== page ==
There are two broad categories of conservative management or treatment of lymphedema: mechanical and pharmacologic. Mechanical modalities include elevation of the affected limb; manual lymphatic drainage (a form of massage that mobilizes edema fluid from distal to proximal areas and from areas of stasis to areas of healthy lymphatics); use of multilayered compression bandages and custom-fitted pressure-graded garments; and meticulous skin hygiene to prevent infection. The use of multilayered bandaging for 18 days before the use of hosiery doubled the reduction in limb volume over the next 6 months. [4] A number of these modalities have been combined in a strategy known as complex physical therapy (or complex decongestive therapy), which consists of manual lymphedema treatment, compression wrapping, individualized exercises, and skin care, followed by a maintenance program. [5] [6] [7] Complex physical therapy has been recommended by consensus panels and is an effective approach for lymphedema that is unresponsive to standard elastic compression therapy. It must be performed by a properly trained therapist.

Surgical interventions are not recommended because they are not generally successful in curing lymphedema. Several techniques that have been tried include staged excision of the skin and subcutaneous tissue with or without skin grafting and the Thompson dermal flap, which combines excision of edematous tissue with burying a shaved dermal flap to establish continuity between the superficial and deep lymphatic vessels. These methods have minimal success and high complication rates of skin necrosis, infection, and sensory difficulties. [8] The oncology patient is usually not a suitable candidate for these techniques.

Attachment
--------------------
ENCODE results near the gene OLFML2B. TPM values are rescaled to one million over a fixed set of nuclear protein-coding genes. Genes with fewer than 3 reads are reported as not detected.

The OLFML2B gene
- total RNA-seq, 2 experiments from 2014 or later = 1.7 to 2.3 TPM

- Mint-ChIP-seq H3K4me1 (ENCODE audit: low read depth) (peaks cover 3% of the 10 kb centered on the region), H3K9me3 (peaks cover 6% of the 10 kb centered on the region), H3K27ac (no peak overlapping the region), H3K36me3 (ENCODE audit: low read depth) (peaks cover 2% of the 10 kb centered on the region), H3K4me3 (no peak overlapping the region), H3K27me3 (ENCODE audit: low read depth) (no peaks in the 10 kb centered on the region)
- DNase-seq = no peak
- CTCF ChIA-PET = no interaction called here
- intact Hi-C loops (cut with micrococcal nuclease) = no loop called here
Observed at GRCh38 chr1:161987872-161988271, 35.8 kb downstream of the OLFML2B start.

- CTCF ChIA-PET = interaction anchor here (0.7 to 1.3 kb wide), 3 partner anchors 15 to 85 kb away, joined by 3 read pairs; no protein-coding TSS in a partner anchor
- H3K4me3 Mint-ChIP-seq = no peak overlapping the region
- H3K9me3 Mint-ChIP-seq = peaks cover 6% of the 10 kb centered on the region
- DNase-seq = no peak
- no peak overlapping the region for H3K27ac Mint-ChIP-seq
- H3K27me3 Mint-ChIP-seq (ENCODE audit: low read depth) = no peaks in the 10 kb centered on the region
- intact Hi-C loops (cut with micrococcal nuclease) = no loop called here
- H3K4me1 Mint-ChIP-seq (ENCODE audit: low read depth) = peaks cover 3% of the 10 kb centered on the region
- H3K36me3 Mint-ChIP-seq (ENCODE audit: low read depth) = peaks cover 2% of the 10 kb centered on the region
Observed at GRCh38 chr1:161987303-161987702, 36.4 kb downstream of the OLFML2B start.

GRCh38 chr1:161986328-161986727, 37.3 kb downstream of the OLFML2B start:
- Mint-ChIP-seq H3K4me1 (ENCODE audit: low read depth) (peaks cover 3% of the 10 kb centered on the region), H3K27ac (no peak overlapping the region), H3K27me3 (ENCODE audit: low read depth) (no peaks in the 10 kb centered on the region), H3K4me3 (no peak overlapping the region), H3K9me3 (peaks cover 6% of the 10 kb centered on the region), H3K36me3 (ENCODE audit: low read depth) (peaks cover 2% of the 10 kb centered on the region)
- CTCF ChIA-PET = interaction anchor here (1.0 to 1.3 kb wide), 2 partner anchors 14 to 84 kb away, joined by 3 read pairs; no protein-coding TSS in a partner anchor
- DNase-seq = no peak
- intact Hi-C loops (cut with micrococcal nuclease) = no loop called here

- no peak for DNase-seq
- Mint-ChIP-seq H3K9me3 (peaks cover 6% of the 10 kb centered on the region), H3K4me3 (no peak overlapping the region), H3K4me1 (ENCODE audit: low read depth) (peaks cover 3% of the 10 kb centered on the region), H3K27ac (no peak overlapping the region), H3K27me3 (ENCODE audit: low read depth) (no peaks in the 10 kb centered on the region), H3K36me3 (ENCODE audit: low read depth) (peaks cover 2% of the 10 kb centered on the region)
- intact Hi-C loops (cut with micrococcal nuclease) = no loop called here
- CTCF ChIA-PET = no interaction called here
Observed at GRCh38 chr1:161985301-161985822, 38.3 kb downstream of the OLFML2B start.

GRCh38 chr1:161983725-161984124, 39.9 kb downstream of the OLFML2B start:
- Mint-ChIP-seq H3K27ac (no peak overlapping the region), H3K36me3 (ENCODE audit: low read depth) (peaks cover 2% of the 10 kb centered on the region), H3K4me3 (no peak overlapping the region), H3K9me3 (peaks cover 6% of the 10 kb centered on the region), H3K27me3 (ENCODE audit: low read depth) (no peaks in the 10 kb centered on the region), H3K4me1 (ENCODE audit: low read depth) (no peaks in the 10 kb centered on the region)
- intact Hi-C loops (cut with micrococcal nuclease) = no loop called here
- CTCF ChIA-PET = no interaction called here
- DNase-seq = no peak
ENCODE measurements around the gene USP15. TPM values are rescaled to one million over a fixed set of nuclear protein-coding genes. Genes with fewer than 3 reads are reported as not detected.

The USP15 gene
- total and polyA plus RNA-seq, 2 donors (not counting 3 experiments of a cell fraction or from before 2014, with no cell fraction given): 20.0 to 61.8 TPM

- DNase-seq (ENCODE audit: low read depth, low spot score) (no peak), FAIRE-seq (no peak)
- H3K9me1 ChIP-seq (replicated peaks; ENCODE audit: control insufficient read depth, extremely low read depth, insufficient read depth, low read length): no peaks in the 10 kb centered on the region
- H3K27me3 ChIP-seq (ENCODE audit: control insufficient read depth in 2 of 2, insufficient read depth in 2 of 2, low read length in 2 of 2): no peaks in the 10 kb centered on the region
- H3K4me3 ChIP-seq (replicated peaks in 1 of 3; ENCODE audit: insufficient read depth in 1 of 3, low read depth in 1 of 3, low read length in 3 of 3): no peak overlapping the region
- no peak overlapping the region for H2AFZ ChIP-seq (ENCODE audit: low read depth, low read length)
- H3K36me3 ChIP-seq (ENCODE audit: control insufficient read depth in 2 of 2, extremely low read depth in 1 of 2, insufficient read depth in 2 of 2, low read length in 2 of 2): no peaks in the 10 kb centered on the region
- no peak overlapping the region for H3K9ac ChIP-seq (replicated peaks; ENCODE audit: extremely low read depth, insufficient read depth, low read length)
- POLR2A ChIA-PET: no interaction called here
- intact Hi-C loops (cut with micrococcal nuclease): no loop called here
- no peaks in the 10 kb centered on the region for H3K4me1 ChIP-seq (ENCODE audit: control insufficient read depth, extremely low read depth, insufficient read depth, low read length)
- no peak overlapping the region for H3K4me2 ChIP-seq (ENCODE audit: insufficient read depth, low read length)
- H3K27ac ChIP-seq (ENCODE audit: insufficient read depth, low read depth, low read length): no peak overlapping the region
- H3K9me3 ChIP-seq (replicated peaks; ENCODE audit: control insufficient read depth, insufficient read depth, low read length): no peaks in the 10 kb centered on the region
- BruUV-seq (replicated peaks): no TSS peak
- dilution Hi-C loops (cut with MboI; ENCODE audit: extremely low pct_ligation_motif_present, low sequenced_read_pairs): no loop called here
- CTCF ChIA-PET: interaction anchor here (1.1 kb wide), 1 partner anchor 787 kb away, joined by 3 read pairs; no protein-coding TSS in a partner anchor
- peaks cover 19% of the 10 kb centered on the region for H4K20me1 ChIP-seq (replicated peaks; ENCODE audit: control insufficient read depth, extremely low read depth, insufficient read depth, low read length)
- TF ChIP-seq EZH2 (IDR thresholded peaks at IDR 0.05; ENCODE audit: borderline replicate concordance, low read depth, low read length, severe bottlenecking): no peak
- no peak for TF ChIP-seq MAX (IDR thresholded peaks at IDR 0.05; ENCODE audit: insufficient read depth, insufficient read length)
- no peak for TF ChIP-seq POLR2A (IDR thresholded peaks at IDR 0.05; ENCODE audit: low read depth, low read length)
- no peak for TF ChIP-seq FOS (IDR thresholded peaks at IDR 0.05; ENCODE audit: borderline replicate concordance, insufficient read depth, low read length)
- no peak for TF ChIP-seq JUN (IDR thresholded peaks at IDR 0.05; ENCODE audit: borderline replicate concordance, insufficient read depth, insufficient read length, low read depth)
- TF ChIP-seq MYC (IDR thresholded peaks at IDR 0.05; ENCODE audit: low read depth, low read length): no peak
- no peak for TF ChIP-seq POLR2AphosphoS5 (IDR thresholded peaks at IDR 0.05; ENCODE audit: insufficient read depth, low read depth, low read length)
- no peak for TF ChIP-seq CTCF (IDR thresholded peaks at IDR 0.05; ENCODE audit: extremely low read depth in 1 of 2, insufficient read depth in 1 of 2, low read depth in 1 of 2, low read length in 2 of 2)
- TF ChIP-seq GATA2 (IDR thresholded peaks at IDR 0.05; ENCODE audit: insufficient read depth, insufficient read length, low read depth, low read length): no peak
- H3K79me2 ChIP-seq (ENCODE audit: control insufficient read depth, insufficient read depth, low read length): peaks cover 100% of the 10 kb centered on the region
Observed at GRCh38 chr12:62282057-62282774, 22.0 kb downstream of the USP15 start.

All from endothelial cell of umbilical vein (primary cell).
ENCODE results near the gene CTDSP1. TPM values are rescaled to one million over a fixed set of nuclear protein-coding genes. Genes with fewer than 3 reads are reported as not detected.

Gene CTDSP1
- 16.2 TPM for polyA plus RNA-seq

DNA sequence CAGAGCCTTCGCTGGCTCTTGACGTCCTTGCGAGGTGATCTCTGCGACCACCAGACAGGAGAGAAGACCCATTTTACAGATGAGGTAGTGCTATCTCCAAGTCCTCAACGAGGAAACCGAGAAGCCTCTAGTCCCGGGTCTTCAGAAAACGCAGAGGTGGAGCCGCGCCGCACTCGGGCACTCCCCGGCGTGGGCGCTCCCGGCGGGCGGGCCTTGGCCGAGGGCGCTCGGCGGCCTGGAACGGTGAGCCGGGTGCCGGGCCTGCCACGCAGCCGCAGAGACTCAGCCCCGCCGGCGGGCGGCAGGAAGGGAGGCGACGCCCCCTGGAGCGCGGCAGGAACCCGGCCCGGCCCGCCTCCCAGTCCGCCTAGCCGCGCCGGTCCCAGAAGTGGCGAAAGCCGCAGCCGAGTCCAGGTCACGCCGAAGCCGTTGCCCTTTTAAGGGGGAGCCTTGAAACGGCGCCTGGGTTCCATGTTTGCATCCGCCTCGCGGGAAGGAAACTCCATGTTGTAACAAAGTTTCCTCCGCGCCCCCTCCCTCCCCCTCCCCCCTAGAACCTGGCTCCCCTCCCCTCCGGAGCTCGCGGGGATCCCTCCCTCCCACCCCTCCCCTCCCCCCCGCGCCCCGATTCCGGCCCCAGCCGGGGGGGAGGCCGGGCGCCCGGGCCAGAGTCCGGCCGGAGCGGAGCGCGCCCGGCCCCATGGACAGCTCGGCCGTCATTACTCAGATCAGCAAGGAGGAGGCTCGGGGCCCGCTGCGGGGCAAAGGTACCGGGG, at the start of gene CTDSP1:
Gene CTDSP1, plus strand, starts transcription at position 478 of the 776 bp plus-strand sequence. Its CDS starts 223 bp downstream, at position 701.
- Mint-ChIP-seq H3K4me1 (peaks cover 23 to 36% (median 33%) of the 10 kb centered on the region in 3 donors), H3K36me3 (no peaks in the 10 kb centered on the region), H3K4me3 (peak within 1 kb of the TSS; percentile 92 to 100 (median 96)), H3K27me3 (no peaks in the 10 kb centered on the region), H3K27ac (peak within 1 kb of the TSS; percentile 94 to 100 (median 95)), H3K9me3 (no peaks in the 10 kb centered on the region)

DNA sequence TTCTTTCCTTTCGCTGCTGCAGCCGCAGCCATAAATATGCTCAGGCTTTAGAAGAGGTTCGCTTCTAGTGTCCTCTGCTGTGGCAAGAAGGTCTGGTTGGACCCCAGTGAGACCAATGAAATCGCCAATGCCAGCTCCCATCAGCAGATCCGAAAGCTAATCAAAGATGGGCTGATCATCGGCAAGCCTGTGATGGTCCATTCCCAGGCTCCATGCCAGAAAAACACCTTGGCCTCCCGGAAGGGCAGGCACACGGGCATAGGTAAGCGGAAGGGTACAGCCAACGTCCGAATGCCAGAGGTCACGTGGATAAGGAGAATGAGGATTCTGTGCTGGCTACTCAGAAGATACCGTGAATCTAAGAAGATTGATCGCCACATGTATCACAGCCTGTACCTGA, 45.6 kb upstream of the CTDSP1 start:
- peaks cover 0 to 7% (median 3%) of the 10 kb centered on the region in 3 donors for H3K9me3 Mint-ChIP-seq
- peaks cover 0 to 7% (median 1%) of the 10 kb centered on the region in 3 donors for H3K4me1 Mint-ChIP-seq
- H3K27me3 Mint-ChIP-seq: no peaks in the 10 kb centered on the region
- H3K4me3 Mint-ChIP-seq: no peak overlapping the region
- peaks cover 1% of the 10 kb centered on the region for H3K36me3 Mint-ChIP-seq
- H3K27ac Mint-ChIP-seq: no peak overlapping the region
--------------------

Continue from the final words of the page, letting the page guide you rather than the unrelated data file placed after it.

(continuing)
Compression garments

Compression garments should always cover the entire area of edema. For example, a stocking that reaches only to the knee tends to become tight and occludes lymphatic and venous return if there is significant edema in the thigh. Extremity pumps that use intermittent sequential pneumatic compression may also be helpful in the management of the edematous limb, though many feel such pumps are ineffective and potentially counterproductive. The cuff is alternately inflated and deflated according to a controlled time cycle. This action increases fluid flow in the veins and lymphatic vessels and prevents the accumulation of residual fluid in the limb. Compression pumps should be used only under the supervision of a trained health care professional. High external pressure can damage superficial lymphatic vessels. Furthermore, when compression pumps and other techniques are used, caution should be exercised if there is a potential for residual tumor, which some theorize may be mobilized into venous or lymphatic channels.

Pharmacologic therapy

Pharmacologic therapy uses antibiotics to treat and prevent bacterial cellulitis and lymphangitis. Other drugs that have been used include diuretics, anticoagulants, pantothenic acid, pyridoxine, and hyaluronidase. These drugs have no proven therapeutic value and may cause adverse reactions. [9]

It is important to determine the specific etiology of the swelling and to treat it appropriately. Infection is a frequent sequela of edema and causes increased capillary permeability, which increases protein deposition in the tissues. If an infection is diagnosed, appropriate antibiotics should be given that are effective against gram-positive cocci and, less frequently, fungal infections. Laboratory data (e.g., complete blood cell count [CBC]) should be evaluated. Because massage and techniques to encourage drainage would be contraindicated if venous thrombosis is present, diagnostic tests may be indicated to distinguish vascular blockage from deep vein thrombosis. If thrombosis is found, anticoagulation therapy should be given.

Coumarin (Chemical Abstracts Service registry number 91-64-5; NSC 8774; systematic name 2H-1-Benzopyran-2-one, also referred to as 5,6-benzo-[a]-pyrone), is a compound that has been studied for the management of high-protein lymphedemas such as those associated with local and regional treatments for neoplastic diseases. [10] [11]

In the United States, dietary supplements such as coumarin are regulated as food, not drugs. Premarket approval by the U.S. Food and Drug Administration (FDA) are not required unless specific disease prevention or treatment claims are made. Because dietary supplements are not required to be reviewed for manufacturing consistency and no specific standards for dose or purity exist, there may be considerable variation from lot to lot for all products marketed as dietary supplements.